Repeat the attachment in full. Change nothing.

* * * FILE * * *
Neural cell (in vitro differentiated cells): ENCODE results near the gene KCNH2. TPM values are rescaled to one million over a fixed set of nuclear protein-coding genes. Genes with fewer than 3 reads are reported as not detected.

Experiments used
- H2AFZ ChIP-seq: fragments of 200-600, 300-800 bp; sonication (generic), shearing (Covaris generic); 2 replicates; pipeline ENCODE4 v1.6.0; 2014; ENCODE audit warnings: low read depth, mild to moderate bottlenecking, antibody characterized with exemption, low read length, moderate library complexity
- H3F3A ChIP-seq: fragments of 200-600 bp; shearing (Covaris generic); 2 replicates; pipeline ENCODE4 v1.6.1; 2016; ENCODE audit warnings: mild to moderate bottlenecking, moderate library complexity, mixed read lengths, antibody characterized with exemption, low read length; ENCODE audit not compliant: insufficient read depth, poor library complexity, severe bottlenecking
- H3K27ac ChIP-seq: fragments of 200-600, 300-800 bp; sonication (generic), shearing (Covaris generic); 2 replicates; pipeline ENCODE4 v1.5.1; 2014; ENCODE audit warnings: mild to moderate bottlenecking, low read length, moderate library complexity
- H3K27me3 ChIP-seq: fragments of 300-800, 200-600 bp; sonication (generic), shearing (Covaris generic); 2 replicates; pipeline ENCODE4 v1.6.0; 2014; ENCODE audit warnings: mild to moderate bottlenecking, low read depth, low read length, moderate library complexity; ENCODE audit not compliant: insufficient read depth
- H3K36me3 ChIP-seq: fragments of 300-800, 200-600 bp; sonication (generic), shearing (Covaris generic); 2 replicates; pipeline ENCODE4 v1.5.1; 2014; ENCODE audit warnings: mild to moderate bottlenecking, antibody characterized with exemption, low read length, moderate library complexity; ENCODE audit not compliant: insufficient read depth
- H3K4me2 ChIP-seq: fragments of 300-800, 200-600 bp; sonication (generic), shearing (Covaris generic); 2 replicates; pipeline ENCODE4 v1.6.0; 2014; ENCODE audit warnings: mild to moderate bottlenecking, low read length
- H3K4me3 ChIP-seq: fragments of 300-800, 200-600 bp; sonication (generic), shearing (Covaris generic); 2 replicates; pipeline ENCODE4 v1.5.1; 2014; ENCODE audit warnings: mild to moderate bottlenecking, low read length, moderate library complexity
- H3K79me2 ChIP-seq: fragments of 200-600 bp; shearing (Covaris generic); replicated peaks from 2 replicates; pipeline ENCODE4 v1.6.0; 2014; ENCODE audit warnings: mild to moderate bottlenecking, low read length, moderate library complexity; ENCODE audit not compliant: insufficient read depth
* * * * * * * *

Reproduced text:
Neural cell (in vitro differentiated cells): ENCODE results near the gene KCNH2. TPM values are rescaled to one million over a fixed set of nuclear protein-coding genes. Genes with fewer than 3 reads are reported as not detected.

Experiments used
- H2AFZ ChIP-seq: fragments of 200-600, 300-800 bp; sonication (generic), shearing (Covaris generic); 2 replicates; pipeline ENCODE4 v1.6.0; 2014; ENCODE audit warnings: low read depth, mild to moderate bottlenecking, antibody characterized with exemption, low read length, moderate library complexity
- H3F3A ChIP-seq: fragments of 200-600 bp; shearing (Covaris generic); 2 replicates; pipeline ENCODE4 v1.6.1; 2016; ENCODE audit warnings: mild to moderate bottlenecking, moderate library complexity, mixed read lengths, antibody characterized with exemption, low read length; ENCODE audit not compliant: insufficient read depth, poor library complexity, severe bottlenecking
- H3K27ac ChIP-seq: fragments of 200-600, 300-800 bp; sonication (generic), shearing (Covaris generic); 2 replicates; pipeline ENCODE4 v1.5.1; 2014; ENCODE audit warnings: mild to moderate bottlenecking, low read length, moderate library complexity
- H3K27me3 ChIP-seq: fragments of 300-800, 200-600 bp; sonication (generic), shearing (Covaris generic); 2 replicates; pipeline ENCODE4 v1.6.0; 2014; ENCODE audit warnings: mild to moderate bottlenecking, low read depth, low read length, moderate library complexity; ENCODE audit not compliant: insufficient read depth
- H3K36me3 ChIP-seq: fragments of 300-800, 200-600 bp; sonication (generic), shearing (Covaris generic); 2 replicates; pipeline ENCODE4 v1.5.1; 2014; ENCODE audit warnings: mild to moderate bottlenecking, antibody characterized with exemption, low read length, moderate library complexity; ENCODE audit not compliant: insufficient read depth
- H3K4me2 ChIP-seq: fragments of 300-800, 200-600 bp; sonication (generic), shearing (Covaris generic); 2 replicates; pipeline ENCODE4 v1.6.0; 2014; ENCODE audit warnings: mild to moderate bottlenecking, low read length
- H3K4me3 ChIP-seq: fragments of 300-800, 200-600 bp; sonication (generic), shearing (Covaris generic); 2 replicates; pipeline ENCODE4 v1.5.1; 2014; ENCODE audit warnings: mild to moderate bottlenecking, low read length, moderate library complexity
- H3K79me2 ChIP-seq: fragments of 200-600 bp; shearing (Covaris generic); replicated peaks from 2 replicates; pipeline ENCODE4 v1.6.0; 2014; ENCODE audit warnings: mild to moderate bottlenecking, low read length, moderate library complexity; ENCODE audit not compliant: insufficient read depth